Baby-care means sleepless nights. Anything else that you’ve heard is cliched. You very well know what caring for a newborn involves. But there are a lot of things that you are not told about babies. So if you encounter these surprises, you might as well be alarmed. But more often than not, these things shouldn’t bother you as they settle in due course of time.
1. Your baby’s head is not up to the mark:
More so because you had anticipated a baby that looked like that poster-baby pinned up there – perfect head circumference, besides the angel-looking face. But for that cone-shaped head! Your baby has it because it spent hours in your pelvis whence its skull molded to fit into the birth canal.(1)
The openings of the skull apparently help the head pass through the birth channel while preventing any brain injury or skull fractures. Babies born through C-section or buttocks or feet first might have more rounded head.(2) Apart from the head, your baby might surprise you with some facial imperfections too – for instance, the swollen eyes of your baby may be due to the fluids gathered under his skin. There might small bruises on your baby’s scalp and face if vacuum extractor or forceps were applied in the delivery. Your baby’s nose could also appear a bit squashed if it slid out on its nose. But all these features last only for a few weeks and the flaws disappear as your baby begins to grow.
2. Your baby is jumpy:
You might find your baby moving its hands and limbs or its body with a jerk. Your baby is born with something called the Moro or startle reflex.(3) After spending months all curled up in the fluid medium of the womb, your baby is suddenly exposed to open space around it with no restrictions. It flaps its arms because it feels that it is falling or is perplexed. The quivers would disappear after the third month. Until then the developing nervous system would send more than necessary electrical impulses, thereby the trembling. If your baby doesn’t stop trembling even when you hold it, it might be time you see the doctor.
3. Swollen genitals in newborns:
The mother’s hormones keep circulating in the body and enlarge the testicles in boys and lead to swelling of labia in girls. The swelling subsides in a couple of days. Don’t forget that the extra fluids trapped in the tissue apart from the pressure exerted on your baby during birth could cause the swelling. At times the swelling can also be attributed to bruising at birth.(4)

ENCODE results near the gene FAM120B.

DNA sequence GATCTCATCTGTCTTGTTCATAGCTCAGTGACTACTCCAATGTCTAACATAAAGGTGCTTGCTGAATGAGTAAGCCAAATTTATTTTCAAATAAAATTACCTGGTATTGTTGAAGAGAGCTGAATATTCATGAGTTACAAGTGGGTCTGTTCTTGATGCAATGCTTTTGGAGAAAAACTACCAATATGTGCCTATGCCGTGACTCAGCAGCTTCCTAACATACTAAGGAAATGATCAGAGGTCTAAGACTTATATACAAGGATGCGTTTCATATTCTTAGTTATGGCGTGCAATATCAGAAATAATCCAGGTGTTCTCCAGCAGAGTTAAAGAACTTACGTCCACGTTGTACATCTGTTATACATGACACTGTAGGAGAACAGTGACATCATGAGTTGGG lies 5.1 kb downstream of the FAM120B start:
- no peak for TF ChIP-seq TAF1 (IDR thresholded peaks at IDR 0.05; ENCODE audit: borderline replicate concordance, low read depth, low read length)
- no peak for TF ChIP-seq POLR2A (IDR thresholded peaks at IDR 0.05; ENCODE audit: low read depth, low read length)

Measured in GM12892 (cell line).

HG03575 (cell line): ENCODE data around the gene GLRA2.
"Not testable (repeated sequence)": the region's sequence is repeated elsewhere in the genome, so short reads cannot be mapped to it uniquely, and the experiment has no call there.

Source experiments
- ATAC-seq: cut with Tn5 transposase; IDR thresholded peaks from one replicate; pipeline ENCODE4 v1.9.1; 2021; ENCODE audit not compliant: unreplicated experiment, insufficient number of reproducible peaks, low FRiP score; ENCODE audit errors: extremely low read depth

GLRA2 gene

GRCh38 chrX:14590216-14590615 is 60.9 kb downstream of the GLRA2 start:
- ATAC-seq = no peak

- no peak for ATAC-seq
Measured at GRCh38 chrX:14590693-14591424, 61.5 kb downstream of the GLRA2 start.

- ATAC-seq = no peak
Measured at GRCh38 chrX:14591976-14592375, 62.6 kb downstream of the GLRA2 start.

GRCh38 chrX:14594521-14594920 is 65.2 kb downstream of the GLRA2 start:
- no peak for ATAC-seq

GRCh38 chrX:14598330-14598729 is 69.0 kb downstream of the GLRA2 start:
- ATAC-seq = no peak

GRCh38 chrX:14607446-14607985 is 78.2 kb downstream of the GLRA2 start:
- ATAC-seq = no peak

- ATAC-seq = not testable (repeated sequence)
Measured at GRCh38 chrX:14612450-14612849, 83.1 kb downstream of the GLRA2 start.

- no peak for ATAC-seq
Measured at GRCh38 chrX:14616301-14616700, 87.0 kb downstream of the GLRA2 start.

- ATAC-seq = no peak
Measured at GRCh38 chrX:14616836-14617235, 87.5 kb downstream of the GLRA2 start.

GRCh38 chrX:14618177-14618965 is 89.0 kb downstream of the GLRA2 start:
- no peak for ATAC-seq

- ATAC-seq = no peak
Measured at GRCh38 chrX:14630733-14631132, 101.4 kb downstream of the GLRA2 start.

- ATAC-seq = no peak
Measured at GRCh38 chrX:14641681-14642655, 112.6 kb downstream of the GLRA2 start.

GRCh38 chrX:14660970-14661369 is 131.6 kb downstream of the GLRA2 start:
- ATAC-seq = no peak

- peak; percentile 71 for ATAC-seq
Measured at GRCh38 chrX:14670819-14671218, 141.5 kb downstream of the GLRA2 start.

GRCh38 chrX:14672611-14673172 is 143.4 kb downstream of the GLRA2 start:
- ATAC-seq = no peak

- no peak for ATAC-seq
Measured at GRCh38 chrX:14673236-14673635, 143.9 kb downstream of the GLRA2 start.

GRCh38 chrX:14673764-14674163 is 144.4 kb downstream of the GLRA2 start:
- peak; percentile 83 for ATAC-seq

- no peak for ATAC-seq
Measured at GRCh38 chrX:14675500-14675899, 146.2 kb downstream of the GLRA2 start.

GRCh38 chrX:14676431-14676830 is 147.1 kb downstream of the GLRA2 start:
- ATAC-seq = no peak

4. Your baby seems to be hungry all the time:
You might be puzzled that your baby keeps demanding for a feed all the time. At times you might worry if you are making adequate milk for your baby. What you need to know is that breastmilk is digested and absorbed quickly, so exclusively breastfed babies tend to get hungry more frequently. Also, it would only prepare you to meet the milk supply as your baby grows. So if your baby is looking for a feed more frequently, it is part of the growth spurt.
At times all your tiny baby may need is the cuddle of a mother. So if it has had a feed just then but still crying, it might as well be looking for you.
5. Your baby has cold hands and feet:
Your baby’s blood circulation is oriented towards vital organs where blood supply is needed more than in hands and feet. This is why your baby’s hands and feet are cold and its little fingers and toes might look pale or feel chilly. As your baby becomes mobile, its blood circulation will get better.
6. Your baby sneezes all the time:
Frequent sneezing does not always mean that your baby has a caught a cold. Sneezing is one way for your baby to open the respiratory passages of airborne particles or congestion. Sneezing also reopens nostrils that are closed temporarily.
7. Blood in baby’s diaper:
That maternal hormones (estrogen) circulating in your baby in the first few weeks after birth could be responsible for bloody vaginal discharge in newborn girls. At times concentrated urine might also look dark. Consult a doctor if you see bright red blood though.
8. Blister on baby’s lips:
Some babies have a blister on lips at the time of birth because they were sucking their thumb in mother’s womb. But a blister or nursing tubercle could also appear because of vigorous sucking on breast or bottle. The blisters occur due to friction related to suckling. At times it hardens as a callus thereby making the grip stronger over the nipple, but causes no discomfort to the baby. The callus disappears in a few months. However, the blisters must not impede your baby’s feeding sessions. They are harmless and painless and vanish on their own.
9. Flaky skin in babies:
Your baby’s skin is protected by a white waxy material called vernix caseosa while in the womb. After birth, when your baby is exposed to air, the vernix begins to corrode and begins to peel off while drying the upper layer of the skin. The flaky skin is more visible on hands and legs. You should never attempt to clear the flakes off yourself as you might be peeling off the skin that’s not meant to shed yet. Flaking lasts for the first couple of weeks or so.
10. Bizarre skin features:
Your baby might be covered in soft hair called lanugo which is usually more common in premature babies. You might also observe tiny red spots called petechiae, which is blood leaked from small blood vessels from the skin. Due to instability of blood circulation of newborns, some might even show mottling of skin which is nothing but reddish, small pale areas.
Did your baby show any of these symptoms? Write back to us to share your story!